Femtosecond laser-assisted procedures continue to be a focus of attention in cataract surgery as manufacturers and surgeons aim to elevate efficacy and safety outcomes to a higher level.
Orlando, FL-Femtosecond laser-assisted procedures continue to be a focus of attention in cataract surgery as manufacturers and surgeons aim to elevate efficacy and safety outcomes to a higher level.
In a session devoted to laser refractive lens surgery at Refractive Surgery Subspecialty Day, during the annual meeting of the International Society for Refractive Surgery/American Academy of Ophthalmology, speakers provided updates on platform features and study results for four systems (Victus, Bausch + Lomb/Technolas PV; Catalys, OptiMedica; LenSx, Alcon Laboratories/LenSx; and LensAR Laser System, LensAR).
Noteworthy features of the Victus laser include its curved patient interface with sensors (Intelligent Pressure Control) that prevent excessive pressure during docking. The curved interface is also redesigned to reduce applanation of the cornea and minimize corneal deformation and rippling. Imaging and intraoperative guidance are provided by online optical coherence tomography (OCT).
Dr. Auffarth noted that evaluations in various studies comparing laser-assisted versus manual capsulotomies show that the two capsular openings are comparable with respect to edge smoothness. However, laboratory testing demonstrates that the edges of the lasercreated capsulotomies are much stronger and more resistant to tearing.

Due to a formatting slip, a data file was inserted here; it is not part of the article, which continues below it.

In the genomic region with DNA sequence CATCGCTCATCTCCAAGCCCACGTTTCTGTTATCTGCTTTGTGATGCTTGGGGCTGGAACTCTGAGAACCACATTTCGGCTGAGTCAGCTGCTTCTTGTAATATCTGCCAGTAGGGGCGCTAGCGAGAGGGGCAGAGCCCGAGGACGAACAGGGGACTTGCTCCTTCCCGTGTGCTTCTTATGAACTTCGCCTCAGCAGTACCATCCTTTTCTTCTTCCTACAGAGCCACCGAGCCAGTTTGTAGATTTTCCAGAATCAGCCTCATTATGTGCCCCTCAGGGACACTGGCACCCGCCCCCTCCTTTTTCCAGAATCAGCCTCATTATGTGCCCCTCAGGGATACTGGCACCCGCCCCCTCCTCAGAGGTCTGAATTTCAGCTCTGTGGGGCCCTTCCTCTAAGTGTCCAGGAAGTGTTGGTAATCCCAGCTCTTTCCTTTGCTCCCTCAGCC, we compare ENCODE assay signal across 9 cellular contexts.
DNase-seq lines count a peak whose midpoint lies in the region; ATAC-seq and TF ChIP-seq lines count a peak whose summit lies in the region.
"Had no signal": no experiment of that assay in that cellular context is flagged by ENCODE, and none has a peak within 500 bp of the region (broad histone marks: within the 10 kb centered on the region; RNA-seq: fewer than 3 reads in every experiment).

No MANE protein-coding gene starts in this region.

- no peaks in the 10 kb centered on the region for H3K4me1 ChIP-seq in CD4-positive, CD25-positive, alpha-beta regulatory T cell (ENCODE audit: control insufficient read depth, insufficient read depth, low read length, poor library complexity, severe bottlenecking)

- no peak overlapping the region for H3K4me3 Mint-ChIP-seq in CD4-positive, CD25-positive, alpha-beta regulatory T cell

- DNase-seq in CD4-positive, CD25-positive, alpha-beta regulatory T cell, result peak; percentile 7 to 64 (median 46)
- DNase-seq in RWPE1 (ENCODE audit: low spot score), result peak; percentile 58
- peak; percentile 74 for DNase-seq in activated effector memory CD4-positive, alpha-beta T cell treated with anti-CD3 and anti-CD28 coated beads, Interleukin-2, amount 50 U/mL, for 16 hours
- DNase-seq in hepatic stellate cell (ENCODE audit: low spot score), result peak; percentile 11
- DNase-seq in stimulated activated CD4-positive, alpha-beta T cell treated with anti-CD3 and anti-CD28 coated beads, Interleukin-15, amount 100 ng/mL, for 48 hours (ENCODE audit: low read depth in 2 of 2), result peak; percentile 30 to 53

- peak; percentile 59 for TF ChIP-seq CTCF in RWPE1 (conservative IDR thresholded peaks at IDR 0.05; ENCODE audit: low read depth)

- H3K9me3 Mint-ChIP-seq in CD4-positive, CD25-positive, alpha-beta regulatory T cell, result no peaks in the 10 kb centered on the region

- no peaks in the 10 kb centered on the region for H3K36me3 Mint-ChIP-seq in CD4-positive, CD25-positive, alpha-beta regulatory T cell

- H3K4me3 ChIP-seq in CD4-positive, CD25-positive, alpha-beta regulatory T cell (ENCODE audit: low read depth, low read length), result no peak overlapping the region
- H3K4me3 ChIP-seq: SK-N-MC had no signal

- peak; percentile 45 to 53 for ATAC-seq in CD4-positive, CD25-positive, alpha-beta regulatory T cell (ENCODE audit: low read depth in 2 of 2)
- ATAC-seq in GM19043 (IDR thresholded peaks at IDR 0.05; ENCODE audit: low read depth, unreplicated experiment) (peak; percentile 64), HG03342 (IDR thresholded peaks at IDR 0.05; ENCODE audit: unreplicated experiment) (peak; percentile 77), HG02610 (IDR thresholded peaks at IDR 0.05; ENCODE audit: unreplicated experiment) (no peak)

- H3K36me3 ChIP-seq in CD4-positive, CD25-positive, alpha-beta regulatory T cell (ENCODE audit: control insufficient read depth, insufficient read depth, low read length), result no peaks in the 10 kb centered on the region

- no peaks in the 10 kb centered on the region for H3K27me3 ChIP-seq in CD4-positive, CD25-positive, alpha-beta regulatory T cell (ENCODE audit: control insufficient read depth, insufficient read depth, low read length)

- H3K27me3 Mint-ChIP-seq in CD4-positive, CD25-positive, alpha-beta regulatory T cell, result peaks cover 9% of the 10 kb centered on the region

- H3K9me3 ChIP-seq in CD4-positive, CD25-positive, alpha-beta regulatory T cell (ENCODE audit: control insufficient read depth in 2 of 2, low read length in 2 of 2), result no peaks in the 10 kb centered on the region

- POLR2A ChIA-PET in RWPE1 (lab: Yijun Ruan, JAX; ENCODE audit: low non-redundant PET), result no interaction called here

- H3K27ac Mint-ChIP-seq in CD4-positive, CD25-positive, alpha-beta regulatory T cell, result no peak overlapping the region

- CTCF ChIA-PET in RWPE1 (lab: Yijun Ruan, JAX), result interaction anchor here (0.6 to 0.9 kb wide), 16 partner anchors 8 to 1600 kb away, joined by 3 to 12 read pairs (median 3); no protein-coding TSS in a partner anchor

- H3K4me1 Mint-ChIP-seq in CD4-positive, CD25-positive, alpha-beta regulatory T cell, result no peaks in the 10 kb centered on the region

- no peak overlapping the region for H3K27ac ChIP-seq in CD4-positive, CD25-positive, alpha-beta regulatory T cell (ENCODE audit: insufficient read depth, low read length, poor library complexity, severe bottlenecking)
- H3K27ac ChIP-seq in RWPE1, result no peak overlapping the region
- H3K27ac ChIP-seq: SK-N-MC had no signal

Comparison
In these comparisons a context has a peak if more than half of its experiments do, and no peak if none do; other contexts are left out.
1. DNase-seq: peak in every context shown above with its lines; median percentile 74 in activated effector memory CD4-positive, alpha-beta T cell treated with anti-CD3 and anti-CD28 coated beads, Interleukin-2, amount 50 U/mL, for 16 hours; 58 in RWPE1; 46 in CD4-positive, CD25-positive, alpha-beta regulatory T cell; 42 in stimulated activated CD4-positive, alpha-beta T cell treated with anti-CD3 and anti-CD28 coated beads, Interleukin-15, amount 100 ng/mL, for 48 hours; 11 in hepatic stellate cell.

Dr. Auffarth also reviewed his positive experience using the femtosecond laser to create the capsulotomy and fragment the lens in a small series of cataract surgery patients that represented a range of challenging cases, including black and brunescent cataracts and eyes with pseudoexfoliation syndrome and zonular atrophy.
"Our first patient had a black cataract with preoperative visual acuity of hand motion and a postoperative result of 20/20," he said. "Despite the very dense cataract, it was possible to create a very nice capsulorhexis and perform pre-fragmentation of the lens.
"Although our experience is limited in number and to extreme cases, colleagues in India have used the Victus to perform cataract surgery in about 400 eyes with good results," Dr. Auffarth added. "We recognize this is still the beginning of a new technology, but we are looking forward to the future."